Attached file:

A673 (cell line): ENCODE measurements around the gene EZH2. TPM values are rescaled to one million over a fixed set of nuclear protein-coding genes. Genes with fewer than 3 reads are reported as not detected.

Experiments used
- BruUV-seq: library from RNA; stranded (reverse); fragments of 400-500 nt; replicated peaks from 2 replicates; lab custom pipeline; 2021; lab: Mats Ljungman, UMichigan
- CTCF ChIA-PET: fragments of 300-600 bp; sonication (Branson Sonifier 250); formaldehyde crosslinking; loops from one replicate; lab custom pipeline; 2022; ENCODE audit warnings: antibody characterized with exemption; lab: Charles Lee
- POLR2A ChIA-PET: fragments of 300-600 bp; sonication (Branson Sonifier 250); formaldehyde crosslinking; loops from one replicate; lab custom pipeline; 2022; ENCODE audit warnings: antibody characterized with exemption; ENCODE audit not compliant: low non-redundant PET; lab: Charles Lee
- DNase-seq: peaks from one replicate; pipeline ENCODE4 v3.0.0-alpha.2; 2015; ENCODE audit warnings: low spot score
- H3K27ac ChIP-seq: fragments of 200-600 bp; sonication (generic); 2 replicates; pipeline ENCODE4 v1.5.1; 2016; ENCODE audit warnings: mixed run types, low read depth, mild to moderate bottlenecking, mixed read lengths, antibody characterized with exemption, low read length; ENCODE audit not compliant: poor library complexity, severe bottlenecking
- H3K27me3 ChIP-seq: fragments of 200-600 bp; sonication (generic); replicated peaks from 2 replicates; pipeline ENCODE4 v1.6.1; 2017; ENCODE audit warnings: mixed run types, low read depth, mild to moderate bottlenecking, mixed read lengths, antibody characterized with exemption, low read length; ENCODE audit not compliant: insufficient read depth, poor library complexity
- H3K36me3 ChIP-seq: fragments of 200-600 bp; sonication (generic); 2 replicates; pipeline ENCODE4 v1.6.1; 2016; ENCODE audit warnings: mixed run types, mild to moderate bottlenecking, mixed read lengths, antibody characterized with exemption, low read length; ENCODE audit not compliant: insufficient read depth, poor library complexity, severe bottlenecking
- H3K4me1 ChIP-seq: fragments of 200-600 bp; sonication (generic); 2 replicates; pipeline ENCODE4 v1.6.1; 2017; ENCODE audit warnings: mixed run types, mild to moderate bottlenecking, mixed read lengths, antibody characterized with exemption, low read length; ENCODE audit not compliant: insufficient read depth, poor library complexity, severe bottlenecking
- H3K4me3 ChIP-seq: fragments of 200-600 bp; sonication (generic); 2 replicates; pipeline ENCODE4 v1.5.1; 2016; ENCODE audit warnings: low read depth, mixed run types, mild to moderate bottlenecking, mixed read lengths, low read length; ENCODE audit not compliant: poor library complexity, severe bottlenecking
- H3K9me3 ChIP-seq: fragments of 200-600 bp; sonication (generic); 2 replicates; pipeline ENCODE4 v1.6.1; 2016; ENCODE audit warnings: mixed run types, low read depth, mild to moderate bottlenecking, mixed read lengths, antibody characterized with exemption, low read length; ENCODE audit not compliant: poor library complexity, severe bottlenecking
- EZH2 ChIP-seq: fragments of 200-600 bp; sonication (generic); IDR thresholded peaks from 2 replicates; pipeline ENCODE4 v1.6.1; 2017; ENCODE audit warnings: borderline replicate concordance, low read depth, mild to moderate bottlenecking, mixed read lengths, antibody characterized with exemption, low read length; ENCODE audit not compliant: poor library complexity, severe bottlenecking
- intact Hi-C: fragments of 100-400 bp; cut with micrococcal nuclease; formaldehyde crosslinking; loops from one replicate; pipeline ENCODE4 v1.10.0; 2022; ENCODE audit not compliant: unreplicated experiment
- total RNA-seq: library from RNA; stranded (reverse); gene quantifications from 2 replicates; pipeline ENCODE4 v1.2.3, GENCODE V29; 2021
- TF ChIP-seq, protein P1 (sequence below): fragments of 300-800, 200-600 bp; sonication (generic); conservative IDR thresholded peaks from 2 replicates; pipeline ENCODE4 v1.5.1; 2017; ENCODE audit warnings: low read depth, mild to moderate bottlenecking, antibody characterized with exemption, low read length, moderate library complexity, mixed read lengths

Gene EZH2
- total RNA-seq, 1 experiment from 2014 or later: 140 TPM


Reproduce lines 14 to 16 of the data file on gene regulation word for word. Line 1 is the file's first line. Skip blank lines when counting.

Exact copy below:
- intact Hi-C: fragments of 100-400 bp; cut with micrococcal nuclease; formaldehyde crosslinking; loops from one replicate; pipeline ENCODE4 v1.10.0; 2022; ENCODE audit not compliant: unreplicated experiment
- total RNA-seq: library from RNA; stranded (reverse); gene quantifications from 2 replicates; pipeline ENCODE4 v1.2.3, GENCODE V29; 2021
- TF ChIP-seq, protein P1 (sequence below): fragments of 300-800, 200-600 bp; sonication (generic); conservative IDR thresholded peaks from 2 replicates; pipeline ENCODE4 v1.5.1; 2017; ENCODE audit warnings: low read depth, mild to moderate bottlenecking, antibody characterized with exemption, low read length, moderate library complexity, mixed read lengths